94%

145
54.46
36.49
3.63
0.00
2.25
12.09
0.00
94%

145
56.27
37.70
1.81
0.00
2.25
12.09
0.00
94%

7.25
32.80
4.52

19.34
38.49
1.99

17.53
42.96
2.45

15.72
42.36
2.70

13.90
41.76
3.00

Particulars
Revenue
Profit Before Tax
Profit After Tax
LT Interest
Interest on Deposits
Depreciation
LT Loan Repayment
Deposit Repayment
Return on Investment (%)
Average ROI
Debt-Service Coverage Ratio
- Debt Service
- Coverage
DSCR

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Average DSCR

Mott MacDonald
NEDFi

2.93

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17

Moulded Luggage

17.1

Introduction

Mott MacDonald
NEDFi

Plastic luggages like Brief Cases, Suitcases etc. are manufactured from high-density polyethylene,
ABS plastics, polypropylene and glass reinforced plastic etc. Its main application is for string of items
while travelling. This type of luggage is tailor-made, sometimes, for different applications i.e. for
delicate use like ladies vanity cases, moderate use like ordinary travelling bags or rough use while on
tour. New designs and shapes are being constantly developed to facilitate easy handling while
travelling which offers increasing durability. Luggage bags are being developed using new and
tougher grades of plastic resins, sometimes reinforced with glass fibre and other fillers, to improve
certain specific properties as well as to reduce the cost.
17.2

Market Potential

There is a vast market available for luggage and considering the population of our country; there is
ample scope for growth of this industry. Tailor-made luggage is available to cater to the needs of
different income groups people and for a variety of applications. Use of plastic in luggage industry is
ever increasing and it will go on replacing other conventional materials such as wood, ply, metal,
leather etc. rapidly. There is a good scope for luggage items in the international market also.
17.3

Plant Capacity

The plant is slated to produce 66,000 nos of moulded luggage of 16, 18 and 20 Brief case.
17.4

Process, Plant & Machinery (Details & List of Machinery Suppliers)

(i)

Manufacturing Process

The required raw material is fed into the hopper of the injection-moulding machine and heated in the
cylinder. The required mould is kept in the locking unit. The plastic melt is stored in front of the screw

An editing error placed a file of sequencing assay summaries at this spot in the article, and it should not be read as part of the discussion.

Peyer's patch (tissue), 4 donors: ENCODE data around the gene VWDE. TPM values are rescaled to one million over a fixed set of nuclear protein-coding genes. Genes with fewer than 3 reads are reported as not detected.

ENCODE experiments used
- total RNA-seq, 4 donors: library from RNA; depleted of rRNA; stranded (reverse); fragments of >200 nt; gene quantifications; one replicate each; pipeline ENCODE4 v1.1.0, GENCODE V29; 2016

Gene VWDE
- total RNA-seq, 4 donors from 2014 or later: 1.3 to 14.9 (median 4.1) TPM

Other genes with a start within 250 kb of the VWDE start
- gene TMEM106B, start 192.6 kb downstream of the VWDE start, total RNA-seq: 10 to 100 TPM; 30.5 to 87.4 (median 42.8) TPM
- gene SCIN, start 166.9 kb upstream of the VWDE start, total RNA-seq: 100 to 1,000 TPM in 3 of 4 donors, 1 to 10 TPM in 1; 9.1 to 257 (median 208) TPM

in a small adjustable chamber. The predetermined volume of plastic melt is injected into the closed
mould at a very high pressure by forward motion of screw. After 5 to 15 seconds, the solidification of
plastic fed melt being in the mould (which is constantly cooled by cold water circulation), the injected
material is kept under pressure for sometime to ensure adequate filling of the mould and to prevent
back-flow of material.
Further time is allowed to lapse for cooling and material is ejected from the mould when it becomes
rigid by air stream or by mechanical ejectors. After the two parts of the item are ready, metallic
fittings, locks, handles etc. are fixed as per requirement of the luggage.
(ii)

Plant and Machinery

Technology required for the project is simple and is normally being supplied by the machinery
suppliers.

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(iii)

Mott MacDonald
NEDFi

Plant and Machinery Suppliers

The following is the list of plant and machinery suppliers of the above equipments.

Sl No
1
2
3
4

17.5

Name
M/s. DGP Windsor India Ltd.

Communication Address
E-6, U2 Road,Wogle Industrial Estate,
Thane-400604
M/s. Sunanda Industrial Machinery, A 109, Standard House,83, Maharishi Karup
Division of Mafatlal Industries Ltd.
Road, Mumbai
M/s. Indian Hydraulic Inds. Pvt. Ltd
70, Shivaji Marg Indl. Area
New Delhi-15
M/s. Ferromatik Milacron India Ltd.
Plot No. 92, Phase-1 G.I.D.C Vatva,
Ahmedabad-382445.
Raw Material & Utilities Requirement

The major raw material required for the project would be HDPE of injection moulding grade, metallic
fixtures / locks and Rexene as per the no of pieces of luggage produced. The raw material required
would be around 45 MT at 100% capacity utilisation.
The unit has been assumed to operate at 70%, 80% and 90% of its installed capacity in the first,
second and third year and at 100% capacity from the fourth year onwards of its operation.
The utilities required are power and water. Around 90 KW of Power and 6000 KLPA of water are
required.
17.6

Land & Built-up Area Requirement